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     Zhejiang Dance can trace its history back to ancient times. In 1973, the archeologists excavated 139 bone whistles from Hemudu Cultural Relics of Yuyao in Zhejiang Province. One of the whistles was 10 centimeters long with 6 horizontal sound holes. Together with them was a pottery Xun, an egg-shaped, holed wind instrument. Here the sound of bone whistle and pottery Xun was not only the signal for laboring or hunting, but also the simple and crude accompaniment for ancient dances. According to homologous theory of music and dance, the multiple holed bone whistles and the pottery Xun left over from Hemudu civilization about 7,000 years ago must have been the earliest proof of the music-and-dance culture on this fertile land of ancient Yue State. So far, the most vivid written record about dances in the ancient Yue State has been the "Sacrificial Dance to Fangfeng".
     Among the Pre-Qin literature and historical materials, there are occasional accounts of Fangfeng in the latter half of Remarks of Monarchs-Lu State, which are told through the mouth of Confucius. When asked "How big can a bone be?", Confucius answered, " As far as I know, the bone of Fangfeng is the biggest. Long long ago, Yu asked all the gods to meet in Huiji, but Fangfeng got there very late. So Yu killed him and his bones fully loaded a big handcart." And the guest asked again, "Who was Fangfeng?" Confucius answered, "He was the king of Wangmang, and his territory covered Feng and Yu." During the Three Kingdoms Period, Wei Zhao from Wu State annotated Remarks of Monarchs. According to him, Feng referred to Mt. Feng and Yu referred to Mt.Yu, both of which were located in Yong'an County of Wu State. The county was renamed Wukang in Western Jin Dynasty, and is now a part of Deqing County of Zhejiang Province. In Southern Dynasty (420-589), Ren Fang of Liang State wrote Strange Stories upon ancient short sketches and novels. The first half of the book had a similar story of Fangfeng and indicated that people with the surname Fangfeng living in the mid-south were his offspring and they were all tall and big. According to the book, it was the custom of Yue State that when they offered sacrifice to God Fangfeng, three people danced with disheveled hair to a howl-like music made by a 1 meter long bamboo instrument.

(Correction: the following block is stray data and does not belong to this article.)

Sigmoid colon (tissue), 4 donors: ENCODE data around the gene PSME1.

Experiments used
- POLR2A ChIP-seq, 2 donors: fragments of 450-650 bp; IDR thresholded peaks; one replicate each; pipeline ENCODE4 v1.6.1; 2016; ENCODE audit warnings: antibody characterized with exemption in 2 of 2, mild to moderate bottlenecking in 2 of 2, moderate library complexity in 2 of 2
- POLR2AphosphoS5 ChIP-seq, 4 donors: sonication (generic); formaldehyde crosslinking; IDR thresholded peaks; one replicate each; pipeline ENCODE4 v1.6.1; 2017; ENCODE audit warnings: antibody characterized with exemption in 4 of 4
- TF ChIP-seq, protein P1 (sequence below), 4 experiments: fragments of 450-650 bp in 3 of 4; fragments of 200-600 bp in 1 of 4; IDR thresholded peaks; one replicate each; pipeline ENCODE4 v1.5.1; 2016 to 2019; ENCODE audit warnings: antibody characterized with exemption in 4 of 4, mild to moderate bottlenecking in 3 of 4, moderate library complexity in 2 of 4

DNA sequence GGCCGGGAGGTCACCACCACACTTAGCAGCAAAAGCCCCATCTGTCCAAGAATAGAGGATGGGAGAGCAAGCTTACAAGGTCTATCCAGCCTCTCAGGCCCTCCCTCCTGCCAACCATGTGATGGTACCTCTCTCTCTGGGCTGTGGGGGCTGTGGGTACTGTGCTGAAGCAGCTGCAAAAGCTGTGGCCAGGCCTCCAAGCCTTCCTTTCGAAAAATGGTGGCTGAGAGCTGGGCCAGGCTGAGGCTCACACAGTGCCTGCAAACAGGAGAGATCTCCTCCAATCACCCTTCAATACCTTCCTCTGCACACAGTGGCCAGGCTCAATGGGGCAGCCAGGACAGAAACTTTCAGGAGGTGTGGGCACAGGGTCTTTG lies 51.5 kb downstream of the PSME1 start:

Ren Fang's story, together with other materials, shows that this dance has a long history and has been handed down as customs in Yue State in Southern Dynasty. The connotation and the style of the dance are also presumably revealed as follows: In Yue State, those giant descendants of Fangfeng clan played the music that had come down for years with a kind of 1 meter long bamboo wind instrument. The music, mournful and ghastly, sounded like wolves howling in the plateau. Then three men danced to the music with disheveled hair. It was a simple and unsophisticated dance in which hysterics tried to fight its way out of bitterness.
     As a reflection of slavery politics and economy, dance is inevitably associated with worship to ancestors, gods and heroes. This is confirmed by the unearthed relics in other places of Zhejiang Province. For instance, the bronze cymbals excavated from Jin Gou (Gold Valley) of Shenze Village in Pan'an County of Jinhua was also a sacrificial instrument in Shang and Zhou dynasties. It was a percussion instrument used to heighten the morale of the soldiers at the ceremonies to celebrate victories and honor heroes.
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